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Topic: Best new magic for table-hoppers
Message: Posted by: Jared (Feb 1, 2002 06:13PM)
Here's something I think everyone can relate to and perhaps add some valuable input- that is magic equipment purchases.

With such a vast array of questionable material on the market today (i.e. 'junk'). We are faced with difficult purchasing decisions to find the best values. The best source that I'm sure most of you read is Michael Close's column in the Magic Magazine. Though it is a good read, many tricks, books, videos etc. go unnoticed namely because of the sheer volume of new material being released to the market.

So the question remains-how can we protect ourselves from being seduced by strong advertising? Might I stress that opinions of
'value' will probably differ greatly from person-to-person because of performing styles, conditions, routining etc.

Still, I think we can universally agree on many items that are worthy of consideration. That said, I'd like to get a discussion going on purchases starting from 2001- forward.

If anyone purchased 'Arising Cards' in 2000-2001 than I KNOW that you understand what I'm talking about!

Here's a couple of my favorites from 2001 to get the ball rolling.

1) Lighting Card Case
2) 'My Ring Collection'
3) Doug Brewer's 'The Unexpected Visitor' Book
4) 'Psyched Out' (though the directions and method are terrible and need re-work).
5) Simon Aronson 'Try the Impossible' Book

Start your keyboards...!

- Jared
Message: Posted by: Randy (Feb 1, 2002 07:04PM)
Magnetized Cards - Gary Plants
The entire Ron Bauer Private Studies series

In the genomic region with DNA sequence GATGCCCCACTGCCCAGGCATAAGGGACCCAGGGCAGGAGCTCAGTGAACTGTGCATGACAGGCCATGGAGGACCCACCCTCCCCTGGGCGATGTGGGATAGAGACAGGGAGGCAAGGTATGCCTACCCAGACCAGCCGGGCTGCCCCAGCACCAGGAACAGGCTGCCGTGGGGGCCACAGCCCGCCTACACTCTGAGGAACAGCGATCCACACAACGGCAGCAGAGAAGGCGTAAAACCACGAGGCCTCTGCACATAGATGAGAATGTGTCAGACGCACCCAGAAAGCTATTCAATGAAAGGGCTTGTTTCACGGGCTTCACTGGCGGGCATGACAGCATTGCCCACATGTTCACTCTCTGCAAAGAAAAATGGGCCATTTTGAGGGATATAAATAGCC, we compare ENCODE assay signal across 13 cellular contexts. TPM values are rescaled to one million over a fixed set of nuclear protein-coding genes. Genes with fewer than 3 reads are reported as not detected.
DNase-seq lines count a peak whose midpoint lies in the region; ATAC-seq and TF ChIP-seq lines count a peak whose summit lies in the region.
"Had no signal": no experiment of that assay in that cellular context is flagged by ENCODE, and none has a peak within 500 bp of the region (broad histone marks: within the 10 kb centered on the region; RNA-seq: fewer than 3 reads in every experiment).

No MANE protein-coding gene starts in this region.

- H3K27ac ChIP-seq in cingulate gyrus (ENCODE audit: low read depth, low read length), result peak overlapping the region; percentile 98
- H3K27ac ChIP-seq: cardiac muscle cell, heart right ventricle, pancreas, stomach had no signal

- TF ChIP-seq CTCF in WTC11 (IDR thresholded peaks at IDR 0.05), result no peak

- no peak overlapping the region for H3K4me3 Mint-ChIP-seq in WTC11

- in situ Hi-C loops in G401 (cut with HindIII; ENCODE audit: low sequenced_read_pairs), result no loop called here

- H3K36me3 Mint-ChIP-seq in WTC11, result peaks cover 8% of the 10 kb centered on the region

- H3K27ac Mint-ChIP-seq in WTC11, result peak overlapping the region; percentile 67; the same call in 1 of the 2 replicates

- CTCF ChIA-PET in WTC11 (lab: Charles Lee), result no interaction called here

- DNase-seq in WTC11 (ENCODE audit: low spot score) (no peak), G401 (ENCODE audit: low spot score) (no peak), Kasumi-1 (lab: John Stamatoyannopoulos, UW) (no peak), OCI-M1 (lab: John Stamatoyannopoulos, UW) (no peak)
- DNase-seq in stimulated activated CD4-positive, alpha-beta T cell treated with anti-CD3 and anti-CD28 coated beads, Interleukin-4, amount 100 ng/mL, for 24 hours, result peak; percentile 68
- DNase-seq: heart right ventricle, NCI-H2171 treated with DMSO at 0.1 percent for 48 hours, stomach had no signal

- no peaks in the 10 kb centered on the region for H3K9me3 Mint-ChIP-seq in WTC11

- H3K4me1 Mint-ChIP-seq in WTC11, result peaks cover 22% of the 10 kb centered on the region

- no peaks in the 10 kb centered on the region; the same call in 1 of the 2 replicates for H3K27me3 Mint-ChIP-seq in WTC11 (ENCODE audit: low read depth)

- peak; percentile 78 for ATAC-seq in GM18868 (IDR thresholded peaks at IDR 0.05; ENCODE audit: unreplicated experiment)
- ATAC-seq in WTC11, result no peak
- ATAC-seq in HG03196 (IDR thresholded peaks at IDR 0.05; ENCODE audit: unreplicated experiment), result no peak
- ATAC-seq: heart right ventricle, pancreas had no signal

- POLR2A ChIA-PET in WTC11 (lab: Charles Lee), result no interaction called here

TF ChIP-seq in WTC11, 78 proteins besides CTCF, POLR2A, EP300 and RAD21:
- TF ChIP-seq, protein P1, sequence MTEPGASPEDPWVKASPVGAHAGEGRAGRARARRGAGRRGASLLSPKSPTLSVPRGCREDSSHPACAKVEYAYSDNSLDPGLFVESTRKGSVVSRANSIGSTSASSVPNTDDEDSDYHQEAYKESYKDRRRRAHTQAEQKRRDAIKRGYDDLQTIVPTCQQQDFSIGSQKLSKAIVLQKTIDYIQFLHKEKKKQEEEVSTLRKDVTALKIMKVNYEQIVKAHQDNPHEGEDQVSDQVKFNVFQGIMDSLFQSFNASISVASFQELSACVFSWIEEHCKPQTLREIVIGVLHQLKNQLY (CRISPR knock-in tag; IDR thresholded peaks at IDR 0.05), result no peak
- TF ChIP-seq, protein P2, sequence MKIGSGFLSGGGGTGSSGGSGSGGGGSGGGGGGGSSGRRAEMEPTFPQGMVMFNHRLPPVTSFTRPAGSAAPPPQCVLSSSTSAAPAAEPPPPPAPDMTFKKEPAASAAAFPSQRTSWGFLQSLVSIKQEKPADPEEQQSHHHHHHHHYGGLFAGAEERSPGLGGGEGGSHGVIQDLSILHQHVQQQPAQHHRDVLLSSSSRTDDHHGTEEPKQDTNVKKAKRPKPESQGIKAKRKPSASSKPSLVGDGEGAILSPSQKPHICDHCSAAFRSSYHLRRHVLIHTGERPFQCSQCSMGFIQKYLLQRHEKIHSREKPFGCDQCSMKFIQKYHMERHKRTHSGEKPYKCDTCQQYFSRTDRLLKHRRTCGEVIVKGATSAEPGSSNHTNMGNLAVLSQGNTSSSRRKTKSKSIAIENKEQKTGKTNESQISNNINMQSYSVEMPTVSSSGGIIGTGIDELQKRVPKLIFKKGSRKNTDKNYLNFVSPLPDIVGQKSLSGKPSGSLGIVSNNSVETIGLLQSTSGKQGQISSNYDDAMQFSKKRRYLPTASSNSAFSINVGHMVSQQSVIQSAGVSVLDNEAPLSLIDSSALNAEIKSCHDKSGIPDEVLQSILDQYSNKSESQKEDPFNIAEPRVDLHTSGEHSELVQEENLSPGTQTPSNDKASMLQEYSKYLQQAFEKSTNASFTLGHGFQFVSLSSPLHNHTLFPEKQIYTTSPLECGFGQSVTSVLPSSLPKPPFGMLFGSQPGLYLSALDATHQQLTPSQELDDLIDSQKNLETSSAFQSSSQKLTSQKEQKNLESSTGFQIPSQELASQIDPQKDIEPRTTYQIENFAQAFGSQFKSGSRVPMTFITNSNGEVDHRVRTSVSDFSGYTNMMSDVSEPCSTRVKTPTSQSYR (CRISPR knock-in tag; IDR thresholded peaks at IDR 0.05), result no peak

Mike Skinner videos
Message: Posted by: tboehnlein (Feb 1, 2002 09:15PM)
Try the Impossible, Completely Cold, Jeff McBrides Stage Magic
Message: Posted by: Andy Charlton (Feb 4, 2002 01:29AM)
This may not be new. But....

DOC EASON'S Bar Magic video series.

The best

Andy
Message: Posted by: Jared (Feb 4, 2002 08:39AM)
Andy,
Yes, I agree that the Doc Eason videos were amongst the best advice/material ever sold. It was one of my top picks in 2000.

- Jared
Message: Posted by: Bernard Sim (Feb 4, 2002 04:56PM)
Doug Brewer's 'The Unexpected Visitor' Book
Troy Hooser's "DesTROYer" book.
Knockout Coin Magic DVD by Michael Rubinstein
Message: Posted by: Jared (Feb 4, 2002 05:08PM)
Bernard,
I also liked Troy Hooser's book as he brought so many new ideas to the table....It was a good read. What routines were your favorites?
- Jared
Message: Posted by: Brandon Harper (Feb 4, 2002 06:34PM)
I have to go with "The Commercial Magic of J.C. Wagner." Great Stuff!!!
Message: Posted by: Jared (Feb 5, 2002 03:09PM)
Dear Closeupmaster,

Does it get any better than 'JC's Super Closer'? How about 'Poor Man's Matrix'?
These are wonderful routines, but are not the easiest to utilize in table-hopping situations, because of the need of a close-up mat. Just the same there are some others that would work in such venues. How about NEW stuff from 2001-2002? JC's book is a few years old.